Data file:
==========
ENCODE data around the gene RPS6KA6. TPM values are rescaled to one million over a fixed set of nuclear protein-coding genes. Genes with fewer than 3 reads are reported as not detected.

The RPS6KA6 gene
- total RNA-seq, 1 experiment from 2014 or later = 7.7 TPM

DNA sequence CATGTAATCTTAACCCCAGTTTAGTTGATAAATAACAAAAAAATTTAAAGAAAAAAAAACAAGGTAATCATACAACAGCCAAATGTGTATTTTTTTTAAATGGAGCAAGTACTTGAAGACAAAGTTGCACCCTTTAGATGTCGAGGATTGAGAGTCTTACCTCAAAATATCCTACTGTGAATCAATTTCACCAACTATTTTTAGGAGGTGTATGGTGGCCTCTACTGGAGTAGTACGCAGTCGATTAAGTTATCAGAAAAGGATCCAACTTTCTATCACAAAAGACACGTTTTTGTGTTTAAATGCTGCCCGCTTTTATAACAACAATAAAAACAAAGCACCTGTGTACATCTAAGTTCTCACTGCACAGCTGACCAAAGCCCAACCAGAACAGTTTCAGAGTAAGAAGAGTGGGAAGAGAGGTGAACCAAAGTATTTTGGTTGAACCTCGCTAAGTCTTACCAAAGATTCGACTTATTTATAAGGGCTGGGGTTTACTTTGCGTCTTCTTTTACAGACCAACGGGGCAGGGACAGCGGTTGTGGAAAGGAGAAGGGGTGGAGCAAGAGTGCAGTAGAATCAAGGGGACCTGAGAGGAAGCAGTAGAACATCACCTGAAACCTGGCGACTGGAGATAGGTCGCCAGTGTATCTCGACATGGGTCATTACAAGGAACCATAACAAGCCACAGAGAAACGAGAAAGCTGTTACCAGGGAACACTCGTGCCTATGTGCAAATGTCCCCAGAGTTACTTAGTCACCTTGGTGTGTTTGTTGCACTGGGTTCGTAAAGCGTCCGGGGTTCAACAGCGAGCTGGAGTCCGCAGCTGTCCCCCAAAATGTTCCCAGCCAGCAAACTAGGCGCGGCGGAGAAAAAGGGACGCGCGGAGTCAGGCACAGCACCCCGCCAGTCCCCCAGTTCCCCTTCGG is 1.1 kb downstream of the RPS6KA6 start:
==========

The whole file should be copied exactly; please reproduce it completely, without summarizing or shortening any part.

ENCODE data around the gene RPS6KA6. TPM values are rescaled to one million over a fixed set of nuclear protein-coding genes. Genes with fewer than 3 reads are reported as not detected.

The RPS6KA6 gene
- total RNA-seq, 1 experiment from 2014 or later = 7.7 TPM

DNA sequence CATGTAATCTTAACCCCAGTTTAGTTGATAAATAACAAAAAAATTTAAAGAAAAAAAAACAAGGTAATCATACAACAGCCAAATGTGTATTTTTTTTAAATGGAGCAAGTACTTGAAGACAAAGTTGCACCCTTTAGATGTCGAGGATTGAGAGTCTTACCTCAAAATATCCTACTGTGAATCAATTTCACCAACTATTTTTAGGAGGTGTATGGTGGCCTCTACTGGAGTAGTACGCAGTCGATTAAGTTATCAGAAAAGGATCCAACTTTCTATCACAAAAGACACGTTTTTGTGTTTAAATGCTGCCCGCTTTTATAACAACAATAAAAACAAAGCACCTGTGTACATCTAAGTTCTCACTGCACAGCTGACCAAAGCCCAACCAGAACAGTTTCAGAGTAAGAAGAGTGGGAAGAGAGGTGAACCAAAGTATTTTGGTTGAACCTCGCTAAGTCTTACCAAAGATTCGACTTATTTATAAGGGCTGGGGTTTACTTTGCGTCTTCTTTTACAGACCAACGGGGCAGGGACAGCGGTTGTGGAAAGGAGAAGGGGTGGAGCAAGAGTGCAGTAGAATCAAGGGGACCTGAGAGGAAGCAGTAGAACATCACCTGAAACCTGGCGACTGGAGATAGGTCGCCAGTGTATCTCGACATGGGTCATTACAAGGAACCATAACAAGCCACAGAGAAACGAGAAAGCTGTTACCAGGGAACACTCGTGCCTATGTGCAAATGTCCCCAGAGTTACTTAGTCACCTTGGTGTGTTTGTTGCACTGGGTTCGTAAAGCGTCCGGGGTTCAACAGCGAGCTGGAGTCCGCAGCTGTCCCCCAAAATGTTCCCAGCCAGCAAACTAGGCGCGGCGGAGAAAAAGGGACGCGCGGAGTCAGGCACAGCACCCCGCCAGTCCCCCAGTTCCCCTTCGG is 1.1 kb downstream of the RPS6KA6 start: